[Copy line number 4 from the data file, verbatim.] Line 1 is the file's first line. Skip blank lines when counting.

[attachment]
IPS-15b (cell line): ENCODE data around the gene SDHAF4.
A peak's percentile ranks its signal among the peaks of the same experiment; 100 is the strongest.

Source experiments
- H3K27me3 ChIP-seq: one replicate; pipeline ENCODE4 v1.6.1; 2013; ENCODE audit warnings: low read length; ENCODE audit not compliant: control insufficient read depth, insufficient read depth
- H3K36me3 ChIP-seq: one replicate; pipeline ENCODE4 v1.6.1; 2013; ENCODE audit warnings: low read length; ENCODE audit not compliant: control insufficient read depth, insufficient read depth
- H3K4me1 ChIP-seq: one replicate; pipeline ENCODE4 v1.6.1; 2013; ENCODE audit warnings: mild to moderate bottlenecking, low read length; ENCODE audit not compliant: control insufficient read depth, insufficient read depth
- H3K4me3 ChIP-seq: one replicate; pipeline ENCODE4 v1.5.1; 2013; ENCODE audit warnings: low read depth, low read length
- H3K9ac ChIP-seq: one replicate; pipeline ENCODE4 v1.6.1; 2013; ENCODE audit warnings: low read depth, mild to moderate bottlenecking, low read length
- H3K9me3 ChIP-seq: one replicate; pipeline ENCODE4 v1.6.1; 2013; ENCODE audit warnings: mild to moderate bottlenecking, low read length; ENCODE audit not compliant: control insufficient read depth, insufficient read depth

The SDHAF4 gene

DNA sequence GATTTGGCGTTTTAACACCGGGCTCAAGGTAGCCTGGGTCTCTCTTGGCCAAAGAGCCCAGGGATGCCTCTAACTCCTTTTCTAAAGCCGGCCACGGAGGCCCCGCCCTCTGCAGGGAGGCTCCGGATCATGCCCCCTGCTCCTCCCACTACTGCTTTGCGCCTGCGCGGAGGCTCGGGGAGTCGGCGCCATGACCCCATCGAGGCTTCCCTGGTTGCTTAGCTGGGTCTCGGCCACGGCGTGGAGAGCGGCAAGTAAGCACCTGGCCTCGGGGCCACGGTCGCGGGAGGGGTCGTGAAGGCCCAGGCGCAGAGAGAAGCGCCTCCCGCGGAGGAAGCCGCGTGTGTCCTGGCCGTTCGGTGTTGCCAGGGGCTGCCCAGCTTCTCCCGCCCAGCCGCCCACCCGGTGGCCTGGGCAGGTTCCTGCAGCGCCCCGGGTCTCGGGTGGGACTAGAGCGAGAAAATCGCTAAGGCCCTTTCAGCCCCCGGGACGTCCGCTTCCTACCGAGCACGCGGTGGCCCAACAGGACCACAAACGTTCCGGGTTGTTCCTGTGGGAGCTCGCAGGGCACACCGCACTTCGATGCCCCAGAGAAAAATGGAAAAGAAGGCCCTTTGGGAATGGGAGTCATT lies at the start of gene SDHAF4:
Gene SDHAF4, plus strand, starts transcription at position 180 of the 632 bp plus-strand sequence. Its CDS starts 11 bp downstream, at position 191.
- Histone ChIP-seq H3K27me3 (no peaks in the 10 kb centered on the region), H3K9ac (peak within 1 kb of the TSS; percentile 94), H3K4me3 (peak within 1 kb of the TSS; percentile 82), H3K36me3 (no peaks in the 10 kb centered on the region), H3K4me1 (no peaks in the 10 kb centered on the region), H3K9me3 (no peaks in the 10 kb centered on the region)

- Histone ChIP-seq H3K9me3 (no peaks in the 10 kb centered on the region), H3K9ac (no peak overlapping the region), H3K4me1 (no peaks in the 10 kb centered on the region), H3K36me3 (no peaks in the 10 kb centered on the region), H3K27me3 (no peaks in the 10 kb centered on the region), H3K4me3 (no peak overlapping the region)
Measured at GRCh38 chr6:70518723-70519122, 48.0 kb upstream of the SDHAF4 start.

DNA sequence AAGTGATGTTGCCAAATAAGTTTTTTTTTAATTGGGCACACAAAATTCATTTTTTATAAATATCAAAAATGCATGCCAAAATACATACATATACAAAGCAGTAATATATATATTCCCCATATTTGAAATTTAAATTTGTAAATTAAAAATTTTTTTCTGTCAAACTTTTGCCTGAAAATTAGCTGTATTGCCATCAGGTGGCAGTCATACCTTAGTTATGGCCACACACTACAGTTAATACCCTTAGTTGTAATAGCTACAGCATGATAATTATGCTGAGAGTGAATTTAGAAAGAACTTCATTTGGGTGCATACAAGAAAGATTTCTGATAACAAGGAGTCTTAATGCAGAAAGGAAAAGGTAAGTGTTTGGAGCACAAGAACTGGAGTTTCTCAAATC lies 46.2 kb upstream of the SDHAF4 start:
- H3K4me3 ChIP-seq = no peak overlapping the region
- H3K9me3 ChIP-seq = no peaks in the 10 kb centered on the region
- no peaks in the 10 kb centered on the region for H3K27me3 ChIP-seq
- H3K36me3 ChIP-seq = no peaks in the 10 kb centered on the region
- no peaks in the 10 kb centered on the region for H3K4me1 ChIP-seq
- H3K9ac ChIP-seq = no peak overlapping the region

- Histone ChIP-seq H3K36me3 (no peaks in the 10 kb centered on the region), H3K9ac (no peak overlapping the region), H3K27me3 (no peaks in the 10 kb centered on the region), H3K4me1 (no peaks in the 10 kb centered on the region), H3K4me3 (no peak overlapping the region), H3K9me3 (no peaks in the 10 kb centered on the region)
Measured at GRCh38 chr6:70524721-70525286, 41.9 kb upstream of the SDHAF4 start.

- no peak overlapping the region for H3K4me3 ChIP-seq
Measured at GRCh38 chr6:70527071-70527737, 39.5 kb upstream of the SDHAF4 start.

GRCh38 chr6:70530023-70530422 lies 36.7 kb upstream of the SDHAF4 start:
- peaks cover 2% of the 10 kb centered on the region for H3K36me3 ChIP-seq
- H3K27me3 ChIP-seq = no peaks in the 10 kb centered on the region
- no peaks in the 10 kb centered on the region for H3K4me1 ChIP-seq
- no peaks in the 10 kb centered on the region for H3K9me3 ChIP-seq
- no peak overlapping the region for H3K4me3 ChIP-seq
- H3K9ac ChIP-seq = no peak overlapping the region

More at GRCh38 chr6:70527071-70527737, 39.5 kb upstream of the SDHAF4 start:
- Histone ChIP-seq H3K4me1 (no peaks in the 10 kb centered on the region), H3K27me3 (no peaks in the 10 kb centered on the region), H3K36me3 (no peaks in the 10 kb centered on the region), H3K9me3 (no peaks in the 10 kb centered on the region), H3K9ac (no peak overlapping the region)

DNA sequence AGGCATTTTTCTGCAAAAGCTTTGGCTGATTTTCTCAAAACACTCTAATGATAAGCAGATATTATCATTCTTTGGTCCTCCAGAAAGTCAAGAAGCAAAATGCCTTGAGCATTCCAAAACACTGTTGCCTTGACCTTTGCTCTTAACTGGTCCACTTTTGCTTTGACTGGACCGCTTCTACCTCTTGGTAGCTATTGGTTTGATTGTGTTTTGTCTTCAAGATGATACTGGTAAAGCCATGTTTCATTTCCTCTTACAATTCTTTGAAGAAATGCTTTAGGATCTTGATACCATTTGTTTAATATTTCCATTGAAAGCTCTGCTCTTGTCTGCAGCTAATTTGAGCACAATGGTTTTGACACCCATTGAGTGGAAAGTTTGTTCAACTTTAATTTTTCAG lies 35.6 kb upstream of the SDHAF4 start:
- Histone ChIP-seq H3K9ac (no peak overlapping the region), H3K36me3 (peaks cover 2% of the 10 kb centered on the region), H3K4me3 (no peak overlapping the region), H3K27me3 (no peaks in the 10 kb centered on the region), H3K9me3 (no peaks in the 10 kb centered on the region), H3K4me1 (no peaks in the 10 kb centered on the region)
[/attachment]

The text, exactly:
- H3K27me3 ChIP-seq: one replicate; pipeline ENCODE4 v1.6.1; 2013; ENCODE audit warnings: low read length; ENCODE audit not compliant: control insufficient read depth, insufficient read depth